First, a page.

Termite Habitats and Feeding


Subterranean termite attack is often encouraged unwittingly by human carelessness in providing termites with the ideal conditions for their establishment and development.

When a pair of reproductives are seeking a site for establishing a colony, they are exposed to the outside environment, and unless their basic requirements for food, shelter and moisture are met, they die. Of the many thousands of alates that leave the parent colony in flight, few, and often none, succeed in establishing a new colony.

In attempting to reduce the termite hazard, wood in the soil, moisture, and dead trees and stumps are significant factors. Off-cuts of wood left in the soil or used as fill under a patio or bathroom during house construction, provides decaying wood, essential for the establishment of a new colony, and creates an ideal environment for termites.

Also, the use of railway sleepers in landscaping provides termites with decaying wood in moist situations. Pressure treated timbers, mostly Radiata pine, are favoured for landscaping, as they are chemically treated to protect the timber from decay and insect attack, and is not attacked by termites.

Dead trees and tree stumps provide a nesting area not only for subterranean termites but also for dampwood termite species. Dead roots left in the soil may also be infested, and these sometimes provide termites with subterranean access to buildings.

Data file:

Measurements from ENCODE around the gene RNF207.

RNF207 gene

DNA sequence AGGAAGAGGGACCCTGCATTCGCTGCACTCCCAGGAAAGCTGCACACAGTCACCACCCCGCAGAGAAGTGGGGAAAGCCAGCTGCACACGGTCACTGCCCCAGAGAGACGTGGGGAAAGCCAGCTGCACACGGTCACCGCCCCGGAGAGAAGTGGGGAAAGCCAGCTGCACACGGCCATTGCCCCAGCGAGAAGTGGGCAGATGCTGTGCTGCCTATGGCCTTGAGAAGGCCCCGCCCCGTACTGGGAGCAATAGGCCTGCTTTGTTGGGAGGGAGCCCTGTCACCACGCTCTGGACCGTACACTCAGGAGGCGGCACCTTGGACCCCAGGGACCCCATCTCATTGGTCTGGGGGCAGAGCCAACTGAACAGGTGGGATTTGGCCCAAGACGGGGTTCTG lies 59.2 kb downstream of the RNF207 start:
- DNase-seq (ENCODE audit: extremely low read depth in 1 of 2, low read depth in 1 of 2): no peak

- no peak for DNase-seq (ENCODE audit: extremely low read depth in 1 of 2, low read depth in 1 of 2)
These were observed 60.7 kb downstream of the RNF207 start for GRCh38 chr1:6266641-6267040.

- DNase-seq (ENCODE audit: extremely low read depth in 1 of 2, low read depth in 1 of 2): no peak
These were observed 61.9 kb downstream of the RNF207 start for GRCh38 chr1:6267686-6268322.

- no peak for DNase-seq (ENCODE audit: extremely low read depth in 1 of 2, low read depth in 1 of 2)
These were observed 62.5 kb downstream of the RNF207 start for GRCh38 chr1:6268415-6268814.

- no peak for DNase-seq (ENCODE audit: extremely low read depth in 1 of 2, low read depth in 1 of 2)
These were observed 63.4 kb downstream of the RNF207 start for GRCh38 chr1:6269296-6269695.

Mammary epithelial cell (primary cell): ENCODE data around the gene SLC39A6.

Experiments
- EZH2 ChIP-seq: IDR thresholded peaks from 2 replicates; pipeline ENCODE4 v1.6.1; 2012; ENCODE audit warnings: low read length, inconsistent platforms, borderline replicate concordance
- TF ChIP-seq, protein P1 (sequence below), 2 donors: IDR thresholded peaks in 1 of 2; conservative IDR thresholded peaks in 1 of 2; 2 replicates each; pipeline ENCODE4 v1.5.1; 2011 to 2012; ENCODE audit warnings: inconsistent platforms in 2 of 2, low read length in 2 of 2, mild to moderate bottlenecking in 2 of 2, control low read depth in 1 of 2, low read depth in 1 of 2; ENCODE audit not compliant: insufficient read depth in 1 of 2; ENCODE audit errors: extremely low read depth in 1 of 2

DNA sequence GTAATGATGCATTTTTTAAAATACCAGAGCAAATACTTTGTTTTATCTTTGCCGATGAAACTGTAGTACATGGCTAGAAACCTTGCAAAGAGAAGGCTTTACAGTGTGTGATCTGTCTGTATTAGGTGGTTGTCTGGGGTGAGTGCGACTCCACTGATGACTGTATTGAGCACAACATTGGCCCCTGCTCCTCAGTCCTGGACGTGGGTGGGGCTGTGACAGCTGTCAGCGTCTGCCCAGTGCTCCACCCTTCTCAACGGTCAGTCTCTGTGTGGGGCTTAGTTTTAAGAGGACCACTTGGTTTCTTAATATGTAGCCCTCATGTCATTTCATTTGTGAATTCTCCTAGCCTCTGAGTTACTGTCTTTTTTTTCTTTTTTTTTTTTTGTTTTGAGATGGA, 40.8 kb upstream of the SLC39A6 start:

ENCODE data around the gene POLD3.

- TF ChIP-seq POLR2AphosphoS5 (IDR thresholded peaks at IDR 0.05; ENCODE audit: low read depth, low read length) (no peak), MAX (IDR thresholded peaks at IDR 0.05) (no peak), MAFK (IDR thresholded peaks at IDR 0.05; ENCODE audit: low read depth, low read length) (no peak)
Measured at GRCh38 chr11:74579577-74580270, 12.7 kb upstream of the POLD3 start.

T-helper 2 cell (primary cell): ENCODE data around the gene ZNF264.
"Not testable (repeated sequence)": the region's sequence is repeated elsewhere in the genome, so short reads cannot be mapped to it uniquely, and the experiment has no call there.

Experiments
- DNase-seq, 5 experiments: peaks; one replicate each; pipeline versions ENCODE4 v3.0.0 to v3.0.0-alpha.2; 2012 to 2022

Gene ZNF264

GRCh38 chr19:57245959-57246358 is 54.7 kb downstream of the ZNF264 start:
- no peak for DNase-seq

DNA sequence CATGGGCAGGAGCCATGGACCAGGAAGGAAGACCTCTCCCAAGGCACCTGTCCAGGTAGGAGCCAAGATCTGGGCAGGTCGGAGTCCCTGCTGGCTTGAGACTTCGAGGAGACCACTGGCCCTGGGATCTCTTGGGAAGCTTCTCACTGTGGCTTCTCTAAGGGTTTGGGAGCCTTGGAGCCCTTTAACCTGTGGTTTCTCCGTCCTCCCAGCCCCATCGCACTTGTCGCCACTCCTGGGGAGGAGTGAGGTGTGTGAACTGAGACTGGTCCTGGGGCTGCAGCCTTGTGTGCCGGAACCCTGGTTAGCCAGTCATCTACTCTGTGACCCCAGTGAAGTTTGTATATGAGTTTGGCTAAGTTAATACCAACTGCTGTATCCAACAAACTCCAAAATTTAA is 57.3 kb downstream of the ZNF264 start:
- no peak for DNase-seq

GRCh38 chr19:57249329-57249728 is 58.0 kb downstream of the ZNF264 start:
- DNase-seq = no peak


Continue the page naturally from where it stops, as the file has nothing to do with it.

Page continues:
Stumps and the root crown of felled trees can be removed with stump grinders, and the area exposed chemically treated if necessary.

Subterranean termites depend on moisture for establishing and maintaining their colonies. Moisture is also required by the wood decay fungi from which termites obtain their protein.



Termites derive their nutrition from wood, wood products, leaves, bark and grass, and other material containing cellulose. Paper, cotton, burlap and other plant products are often actively attacked and consumed by termites. If these products are breaking down due to fungal activity or the activity of other organisms, they appear to be more attractive to termites. There are several species of termites that do not attack sound wood, but only wood that is decaying.

Termites depend on large numbers of one-celled animals (protists) living in their hind gut to break down the cellulose to simple acetic acid, which termites can digest. Worker termites and older nymphs consume wood and share their nourishment with the developing young, other workers, soldiers and reproductives, which feed from their oral and anal areas.

Termites require protein as well as carbohydrate in their diet, and this is usually supplied by the fungi that decay wood and vegetation.

The Termatrac Termite Detection Radar can detect termites moving in timber up to 50mm to 100mm thick, even if the timber is behind building surface structures, such as plaster, concrete, tile, carpet, vinyl, soil, etc. The Termite Detection Radar in the Termatrac T3i can detect the movement of a single termite in all types of timber, enabling detection prior to the presence of large swarms.


To make the environment less attractive to termites:

  • Ventilation of the sub-floor area reduces the moisture content of the air and prevents condensation of water on the wood.
  • Leaking drainage and water pipes should be fixed to avoid providing the soil moisture termites require.
  • Natural seepage may be reduced by the installation of subterranean drains.